The new arrangement does not seem to be working cost-wise
According to Trai, people who’ve selected only the channels they actually watch, the cost has dropped by 10-15%
New Delhi: Delhi-based Ashish Chugh, 51, recently took to microblogging site Twitter to express his disappointment with the increasing cost of watching television, ever since the Telecom Regulatory Authority of India’s (Trai) new channel pricing regulations have been implemented. The tweet garnered a lot of attention from other consumers who had similar complaints.
Effective 1 February 2019, Trai mandated that every channel should either be listed as free-to-air (FTA) or have a fixed maximum retail price across all platforms. Every subscriber pays a flat ₹130 plus taxes as network capacity fee—the charge paid for the first 100 channels—every month. The 26 Doordarshan channels are FTA and will be broadcasted mandatorily. Note that you pay an additional ₹20 for every 25 channels you add beyond the 100 channels and each HD channel takes spectrum capacity worth two SD channels.
But this new arrangement does not seem to be working cost-wise. “My cost has gone up by close to a 100%," said Chugh, who has four television sets in his house.
Before Trai’s new guidelines, Chugh had a DTH pack that had all channels. The basic plan cost him about ₹9,000 a year and for the other three set-top boxes, he had to pay ₹250 each every month or ₹9,000 annually. After February, the cost increased to ₹400 for the three extra connections. But from May onwards, all four connections were charged at ₹750 each, which has spiked his total bill to ₹3,000 a month.
Less for more
Mint in February analyzed whether the regulation would actually reduce the cost and we found two scenarios. In the first, prices would go down for a single person or a two-member household who have one set-top box and don’t opt for too many channels over the FTA threshold. Second, someone who prefers different kinds of content, TV expense would most likely go up. Global analytics company Crisil also expected prices to increase by 25% for most TV subscribers.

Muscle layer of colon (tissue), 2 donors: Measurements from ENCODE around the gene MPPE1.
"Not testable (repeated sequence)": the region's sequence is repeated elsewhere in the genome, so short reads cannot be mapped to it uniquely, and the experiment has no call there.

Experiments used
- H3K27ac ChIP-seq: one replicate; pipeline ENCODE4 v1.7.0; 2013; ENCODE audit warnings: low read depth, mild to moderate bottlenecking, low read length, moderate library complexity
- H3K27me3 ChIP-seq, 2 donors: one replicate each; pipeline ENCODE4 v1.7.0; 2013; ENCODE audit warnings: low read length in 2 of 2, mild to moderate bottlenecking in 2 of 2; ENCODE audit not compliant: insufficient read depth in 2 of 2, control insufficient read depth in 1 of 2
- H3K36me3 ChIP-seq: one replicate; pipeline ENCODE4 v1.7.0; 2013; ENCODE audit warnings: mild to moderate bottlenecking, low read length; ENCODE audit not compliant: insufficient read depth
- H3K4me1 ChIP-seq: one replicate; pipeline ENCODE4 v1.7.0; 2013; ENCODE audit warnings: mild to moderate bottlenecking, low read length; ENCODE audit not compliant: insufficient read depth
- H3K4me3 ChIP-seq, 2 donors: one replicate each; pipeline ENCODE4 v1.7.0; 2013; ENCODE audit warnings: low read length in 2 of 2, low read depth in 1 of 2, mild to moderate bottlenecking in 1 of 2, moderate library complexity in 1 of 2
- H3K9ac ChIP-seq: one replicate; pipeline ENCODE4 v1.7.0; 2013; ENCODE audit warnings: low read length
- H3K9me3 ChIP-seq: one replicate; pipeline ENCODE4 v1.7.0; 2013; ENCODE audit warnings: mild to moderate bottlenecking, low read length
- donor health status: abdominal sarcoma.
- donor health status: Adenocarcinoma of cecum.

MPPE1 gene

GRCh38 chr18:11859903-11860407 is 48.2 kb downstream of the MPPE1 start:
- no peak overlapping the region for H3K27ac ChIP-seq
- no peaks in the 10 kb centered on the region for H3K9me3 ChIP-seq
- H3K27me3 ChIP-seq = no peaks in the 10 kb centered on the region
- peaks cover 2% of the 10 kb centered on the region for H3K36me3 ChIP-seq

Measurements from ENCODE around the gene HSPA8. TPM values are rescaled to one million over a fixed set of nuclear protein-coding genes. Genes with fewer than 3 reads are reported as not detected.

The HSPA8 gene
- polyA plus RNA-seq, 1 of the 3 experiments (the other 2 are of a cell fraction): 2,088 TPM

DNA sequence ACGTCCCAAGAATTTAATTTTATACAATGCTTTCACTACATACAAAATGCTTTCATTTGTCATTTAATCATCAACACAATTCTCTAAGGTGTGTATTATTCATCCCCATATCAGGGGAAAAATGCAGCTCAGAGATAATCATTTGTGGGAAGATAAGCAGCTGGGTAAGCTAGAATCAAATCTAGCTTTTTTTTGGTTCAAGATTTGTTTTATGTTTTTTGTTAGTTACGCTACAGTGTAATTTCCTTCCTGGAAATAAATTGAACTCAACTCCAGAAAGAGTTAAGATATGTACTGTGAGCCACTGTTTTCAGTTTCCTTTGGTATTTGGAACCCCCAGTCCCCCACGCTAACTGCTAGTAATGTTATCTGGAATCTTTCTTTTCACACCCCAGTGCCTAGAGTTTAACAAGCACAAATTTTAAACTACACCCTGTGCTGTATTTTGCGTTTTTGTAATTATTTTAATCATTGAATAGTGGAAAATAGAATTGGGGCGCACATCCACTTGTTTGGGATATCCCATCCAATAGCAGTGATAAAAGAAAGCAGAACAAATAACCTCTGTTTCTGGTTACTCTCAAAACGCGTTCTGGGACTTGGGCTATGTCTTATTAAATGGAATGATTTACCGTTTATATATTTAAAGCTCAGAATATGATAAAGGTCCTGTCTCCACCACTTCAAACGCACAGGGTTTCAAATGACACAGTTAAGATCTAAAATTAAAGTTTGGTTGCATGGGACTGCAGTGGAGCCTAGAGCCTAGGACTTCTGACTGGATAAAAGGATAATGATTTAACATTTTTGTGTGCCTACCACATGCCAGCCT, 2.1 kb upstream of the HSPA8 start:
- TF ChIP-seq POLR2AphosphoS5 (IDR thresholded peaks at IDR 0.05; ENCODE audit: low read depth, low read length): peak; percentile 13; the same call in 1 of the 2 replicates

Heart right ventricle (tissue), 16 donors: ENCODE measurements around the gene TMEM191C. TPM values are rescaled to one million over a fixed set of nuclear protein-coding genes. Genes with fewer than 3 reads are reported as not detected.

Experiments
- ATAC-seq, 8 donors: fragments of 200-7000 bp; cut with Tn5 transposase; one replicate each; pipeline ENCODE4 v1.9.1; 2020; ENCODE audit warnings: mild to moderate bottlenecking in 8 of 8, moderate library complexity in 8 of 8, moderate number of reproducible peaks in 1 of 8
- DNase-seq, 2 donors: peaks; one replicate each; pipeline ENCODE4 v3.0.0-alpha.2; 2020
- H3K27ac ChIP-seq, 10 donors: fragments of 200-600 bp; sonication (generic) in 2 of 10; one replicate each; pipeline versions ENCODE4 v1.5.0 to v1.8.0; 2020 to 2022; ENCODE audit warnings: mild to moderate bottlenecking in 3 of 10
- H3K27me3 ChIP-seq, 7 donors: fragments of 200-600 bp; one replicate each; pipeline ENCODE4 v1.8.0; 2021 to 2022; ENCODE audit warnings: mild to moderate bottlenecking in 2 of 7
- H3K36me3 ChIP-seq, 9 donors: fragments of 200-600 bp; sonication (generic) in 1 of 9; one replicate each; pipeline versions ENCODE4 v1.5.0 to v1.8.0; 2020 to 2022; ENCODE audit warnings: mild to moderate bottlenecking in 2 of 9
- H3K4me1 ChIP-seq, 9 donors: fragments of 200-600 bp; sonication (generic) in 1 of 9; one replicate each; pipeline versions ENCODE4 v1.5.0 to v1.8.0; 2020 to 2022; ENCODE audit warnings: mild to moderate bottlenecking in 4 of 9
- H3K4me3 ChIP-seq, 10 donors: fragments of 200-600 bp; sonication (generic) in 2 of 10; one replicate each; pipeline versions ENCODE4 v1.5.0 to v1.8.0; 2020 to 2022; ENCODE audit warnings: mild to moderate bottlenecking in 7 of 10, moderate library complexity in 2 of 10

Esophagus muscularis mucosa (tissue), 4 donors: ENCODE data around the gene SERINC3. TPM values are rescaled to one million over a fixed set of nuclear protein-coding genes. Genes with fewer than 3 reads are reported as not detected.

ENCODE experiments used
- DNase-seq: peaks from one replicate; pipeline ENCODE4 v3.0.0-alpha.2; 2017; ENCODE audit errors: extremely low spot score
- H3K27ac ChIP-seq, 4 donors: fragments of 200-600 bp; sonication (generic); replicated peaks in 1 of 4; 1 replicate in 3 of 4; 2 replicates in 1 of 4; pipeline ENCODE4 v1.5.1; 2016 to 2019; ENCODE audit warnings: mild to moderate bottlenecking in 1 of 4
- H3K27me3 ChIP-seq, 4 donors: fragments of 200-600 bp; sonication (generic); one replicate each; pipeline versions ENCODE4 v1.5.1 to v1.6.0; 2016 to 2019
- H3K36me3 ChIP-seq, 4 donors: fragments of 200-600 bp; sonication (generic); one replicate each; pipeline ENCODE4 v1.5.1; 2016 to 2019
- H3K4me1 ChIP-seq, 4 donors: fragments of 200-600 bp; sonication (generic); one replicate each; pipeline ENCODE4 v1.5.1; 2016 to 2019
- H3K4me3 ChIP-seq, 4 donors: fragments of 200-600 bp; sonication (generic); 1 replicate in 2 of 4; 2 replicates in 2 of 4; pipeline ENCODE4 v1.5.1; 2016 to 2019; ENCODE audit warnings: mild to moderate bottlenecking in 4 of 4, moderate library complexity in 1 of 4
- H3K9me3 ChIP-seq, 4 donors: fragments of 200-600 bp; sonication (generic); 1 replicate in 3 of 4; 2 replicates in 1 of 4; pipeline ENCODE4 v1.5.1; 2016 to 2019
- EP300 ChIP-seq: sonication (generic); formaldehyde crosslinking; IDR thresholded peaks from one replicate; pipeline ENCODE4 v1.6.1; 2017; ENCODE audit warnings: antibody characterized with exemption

The first scenario is doable but only if you give up most of the channels that were available to you before the Trai regulation came into force. In fact, most families are getting less number of channels for the same amount of money they were spending earlier. Bengaluru-based Prarthana Singh, 22, used to pay ₹295, including taxes, earlier. “Now I am shelling out as much as ₹425 but I’ve lost about 40-45 channels I had earlier," said Singh.
After the regulation came into force, broadcasters such as Star, Sony and Zee came up with bouquets of their channels, while distributors such as Tata Sky, Airtel Digital and Dish TV introduced bouquets comprising of channels across broadcasters. Trai has capped the price at ₹19 for each channel given in a bouquet. However, bouquets may not always be a cheaper option. For Raman Pathak, 26, TV expense has increased from ₹1,500 to over ₹3,000 though he has opted for bouquets offered by various broadcasters. And the minute you choose the second scenario, where you opt for a variety of channels, your costs will soar. That’s what has happened in Chugh’s case, whose TV viewing costs have doubled now.